Downtown Charleston is the regional hot spot for luxury hotels, upscale dining and bar-hopping — a major draw for the roughly 5 million people who visit the Lowcountry each year.
But while they lounge in their $300-a-night rooms or indulge in the city's award-winning cuisine, thousands of workers behind the $3.6 billion industry are driving onto the peninsula every day, hunting for parking spots that won't eat up too much of their day's wages.
A recent survey conducted by the College of Charleston's Office of Tourism Analysis indicates that about 60 percent of downtown Charleston's restaurant and hotel workers live outside the peninsula, and regardless of where they live, 80 percent drive their cars to work alone.
With limited public transit options and strict street parking regulations downtown, those workers often have little choice but to pay to park in garages near their jobs, which can cost $16 to $20 for a single shift. That's more than two hours' worth of work for those earning minimum wage.
Bryan Getsinger, a 27-year-old James Island resident, is a full-time bartender at Ruth's Chris on Market Street. He said he spends about $60 a week to park nearby.
"I do OK, but not enough to warrant paying $240 a month," he said. "It's absolutely too much."
About 70 percent of the 503 workers the College of Charleston surveyed said they spend at least $25 a month on parking, with about a third paying $100 or more each month. That's including the cost of the citations they get for parking on a residential street or letting the hourly parking meters run out.
The peninsula, only about 8 square miles, has 345 food and beverage establishments and 45 hotels, employing a combined 7,700 people, according to the college.
Those businesses continue to multiply downtown, and at the same time, the cost to live in the area is rising rapidly. So while it might be easier to find work on the peninsula, many won't earn enough to live within walking or biking distance to their jobs.
The bus isn't a convenient option in many cases either because those working in hospitality tend to work later shifts. The Charleston Area Regional Transportation Authority has two routes off the peninsula that operate past 9 p.m., but they only go to West Ashley and North Charleston.
There are a few long-term plans in the works to begin addressing the issue.
Mayor John Tecklenburg has promised to provide more affordable housing on the peninsula in the coming years through several initiatives.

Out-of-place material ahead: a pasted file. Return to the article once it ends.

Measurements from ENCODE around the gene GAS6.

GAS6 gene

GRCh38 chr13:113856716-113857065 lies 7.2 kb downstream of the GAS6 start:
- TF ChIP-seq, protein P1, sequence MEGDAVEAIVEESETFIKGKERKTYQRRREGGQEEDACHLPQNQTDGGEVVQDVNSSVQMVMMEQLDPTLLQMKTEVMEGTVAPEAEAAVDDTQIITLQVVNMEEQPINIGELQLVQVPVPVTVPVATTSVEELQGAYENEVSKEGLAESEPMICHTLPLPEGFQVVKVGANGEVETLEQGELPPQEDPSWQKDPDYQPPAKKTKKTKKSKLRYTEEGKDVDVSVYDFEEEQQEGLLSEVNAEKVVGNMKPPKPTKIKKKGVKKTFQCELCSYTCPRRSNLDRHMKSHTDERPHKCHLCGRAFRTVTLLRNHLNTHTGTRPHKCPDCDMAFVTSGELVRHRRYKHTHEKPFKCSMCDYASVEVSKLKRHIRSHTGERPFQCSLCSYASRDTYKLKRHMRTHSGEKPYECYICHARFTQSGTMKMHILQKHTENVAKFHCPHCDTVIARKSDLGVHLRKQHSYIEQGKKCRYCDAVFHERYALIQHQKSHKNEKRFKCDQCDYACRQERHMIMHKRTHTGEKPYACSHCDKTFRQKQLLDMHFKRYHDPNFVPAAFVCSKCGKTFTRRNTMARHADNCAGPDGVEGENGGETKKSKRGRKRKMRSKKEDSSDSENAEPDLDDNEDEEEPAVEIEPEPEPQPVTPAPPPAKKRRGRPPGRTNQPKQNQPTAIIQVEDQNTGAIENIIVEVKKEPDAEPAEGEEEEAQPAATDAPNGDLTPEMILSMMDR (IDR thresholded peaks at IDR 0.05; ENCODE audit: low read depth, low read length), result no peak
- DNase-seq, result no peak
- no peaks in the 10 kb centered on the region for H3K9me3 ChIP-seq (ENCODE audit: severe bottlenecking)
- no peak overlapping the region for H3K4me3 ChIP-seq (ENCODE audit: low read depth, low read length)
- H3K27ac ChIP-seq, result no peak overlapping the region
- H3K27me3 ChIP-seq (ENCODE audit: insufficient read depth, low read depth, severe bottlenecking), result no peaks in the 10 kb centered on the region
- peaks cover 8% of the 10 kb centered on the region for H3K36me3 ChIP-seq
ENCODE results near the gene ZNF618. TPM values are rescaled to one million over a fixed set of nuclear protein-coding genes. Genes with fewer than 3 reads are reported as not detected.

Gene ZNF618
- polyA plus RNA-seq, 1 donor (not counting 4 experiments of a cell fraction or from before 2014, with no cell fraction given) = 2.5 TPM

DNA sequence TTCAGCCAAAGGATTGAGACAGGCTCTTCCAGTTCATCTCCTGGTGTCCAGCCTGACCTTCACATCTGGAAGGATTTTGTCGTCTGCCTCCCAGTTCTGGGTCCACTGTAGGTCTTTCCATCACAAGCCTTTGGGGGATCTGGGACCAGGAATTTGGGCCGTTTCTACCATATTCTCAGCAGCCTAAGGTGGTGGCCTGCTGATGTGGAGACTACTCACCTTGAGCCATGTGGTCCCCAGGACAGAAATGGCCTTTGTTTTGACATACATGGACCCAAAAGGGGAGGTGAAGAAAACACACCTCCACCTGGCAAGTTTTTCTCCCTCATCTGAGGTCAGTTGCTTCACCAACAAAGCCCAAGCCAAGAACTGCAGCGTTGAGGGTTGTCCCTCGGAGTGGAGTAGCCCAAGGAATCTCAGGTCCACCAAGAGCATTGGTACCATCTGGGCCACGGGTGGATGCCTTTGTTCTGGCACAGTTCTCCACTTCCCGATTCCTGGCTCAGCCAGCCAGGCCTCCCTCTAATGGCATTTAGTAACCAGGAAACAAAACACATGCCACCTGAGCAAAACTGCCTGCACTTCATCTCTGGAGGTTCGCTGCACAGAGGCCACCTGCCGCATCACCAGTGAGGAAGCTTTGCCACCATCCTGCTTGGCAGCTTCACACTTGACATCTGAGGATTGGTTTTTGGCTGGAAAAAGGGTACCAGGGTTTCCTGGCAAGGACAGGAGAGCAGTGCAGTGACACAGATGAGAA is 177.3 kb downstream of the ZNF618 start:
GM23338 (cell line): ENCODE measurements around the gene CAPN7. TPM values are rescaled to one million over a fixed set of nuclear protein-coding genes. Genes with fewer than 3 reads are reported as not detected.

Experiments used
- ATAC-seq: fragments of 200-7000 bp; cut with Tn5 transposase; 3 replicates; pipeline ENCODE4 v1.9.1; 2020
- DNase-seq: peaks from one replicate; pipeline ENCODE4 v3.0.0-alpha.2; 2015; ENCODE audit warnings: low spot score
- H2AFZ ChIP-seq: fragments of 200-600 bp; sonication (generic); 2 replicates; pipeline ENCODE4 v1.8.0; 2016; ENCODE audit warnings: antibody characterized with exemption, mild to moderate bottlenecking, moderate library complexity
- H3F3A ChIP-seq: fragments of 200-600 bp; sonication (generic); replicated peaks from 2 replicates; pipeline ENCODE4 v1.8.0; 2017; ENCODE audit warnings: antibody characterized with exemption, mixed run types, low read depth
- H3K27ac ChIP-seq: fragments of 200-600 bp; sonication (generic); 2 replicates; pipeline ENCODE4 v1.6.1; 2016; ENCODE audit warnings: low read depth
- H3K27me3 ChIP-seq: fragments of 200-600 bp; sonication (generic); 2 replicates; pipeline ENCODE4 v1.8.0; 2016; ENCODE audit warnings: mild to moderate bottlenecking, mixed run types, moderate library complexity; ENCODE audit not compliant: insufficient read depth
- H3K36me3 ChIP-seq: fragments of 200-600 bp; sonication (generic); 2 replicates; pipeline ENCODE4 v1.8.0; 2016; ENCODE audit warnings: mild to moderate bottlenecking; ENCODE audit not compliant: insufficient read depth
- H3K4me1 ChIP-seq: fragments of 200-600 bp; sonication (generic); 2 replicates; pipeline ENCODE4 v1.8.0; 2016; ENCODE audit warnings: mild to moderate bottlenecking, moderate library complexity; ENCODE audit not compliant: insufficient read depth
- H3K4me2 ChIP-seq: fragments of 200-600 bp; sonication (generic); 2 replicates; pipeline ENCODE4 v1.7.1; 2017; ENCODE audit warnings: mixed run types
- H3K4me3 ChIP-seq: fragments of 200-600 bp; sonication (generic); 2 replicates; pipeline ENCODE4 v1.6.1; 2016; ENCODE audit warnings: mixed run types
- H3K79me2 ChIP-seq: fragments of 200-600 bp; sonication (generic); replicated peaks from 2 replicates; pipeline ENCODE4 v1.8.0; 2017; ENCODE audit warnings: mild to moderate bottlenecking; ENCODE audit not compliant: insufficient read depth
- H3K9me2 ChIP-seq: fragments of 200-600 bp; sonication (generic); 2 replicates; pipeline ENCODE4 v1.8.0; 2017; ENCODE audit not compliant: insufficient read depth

City Council passed a new requirement to make future hotels come up with parking or shuttle plans for their employees.
The city also expects to hire a firm in the next month or two to conduct a major parking study for the peninsula, which hasn't been done since 1999.
Josh Martin, one of Tecklenburg's top advisers, said the study will help the city take stock of how many parking spaces are on the peninsula, where new garages might be built and how a park-and-ride system for the peninsula's hospitality industry could work.
He said there could be temporary park-and-ride sites set up on the upper peninsula by the end of the year, with service operated by CARTA's DASH shuttle. The city subsidizes those buses to run free routes in popular commercial areas downtown.
"It’s already running in the routes where workers are, so we think that would make a lot of sense," Martin said.
More than half the people surveyed by the college said they'd consider parking remotely and shuttling into work, which was the key takeaway for the Charleston Area Convention & Visitors Bureau, according to Deputy Director Perrin Lawson.
"That’s certainly a positive first step," he said.
Getsinger, the bartender, said he'd be happy to take a bus to work if buses would just run later.
He'd save a lot of money, and if other workers caught on, there might even be fewer cars on the peninsula's narrow, congested streets every day.
CARTA spokesman Daniel Brock said that's a solution the authority is looking into, and it's part of the reason the CVB asked the college to do the survey.
"It's likely that we'll see some sort of modified service that can be utilized by those in the hospitality industry," he said. "More people are coming onto the peninsula every day, and CARTA is actively exploring options to provide convenient services at times that make sense for the local workforce."
Martin said the city has offered hospitality workers a $5 flat rate to park in the Majestic Square and Charleston Visitor Center parking garages, but that pilot program is ending in the next 30 days. In September, he said, the city will start offering $5 flat fees to anyone parking after 5 p.m. at those garages and two others that haven't been identified yet.
Mickey Bakst, general manager of Charleston Grill, has been concerned for years about the shortage of transportation options for downtown hospitality workers. He said he's not impressed with the array of plans to help improve the situation because "it's too little too late."
"There's been talk for years about creating outlying parking areas, running shuttles through the downtown area, but nothing has materialized," he said. "I feel that our city officials have woefully failed as they encouraged development and have neglected to address the needs that are associated with development. It's disastrous."
In Charleston, food and beverage employees earn an average annual income of about $22,000, while hotel desk clerks and housekeepers earn about $20,400, according to the Bureau of Labor Statistics. That's less than half of the area's median income, which is about $46,000.
Keith Benjamin, the city's new transportation director, explained that to City Council at the July meeting.
"There's a significant concern about ... these hospitality workers coming in and how much they're paying (for parking)," he said. "Too many times they're left behind, and that's the backbone for our tourism and what we do here."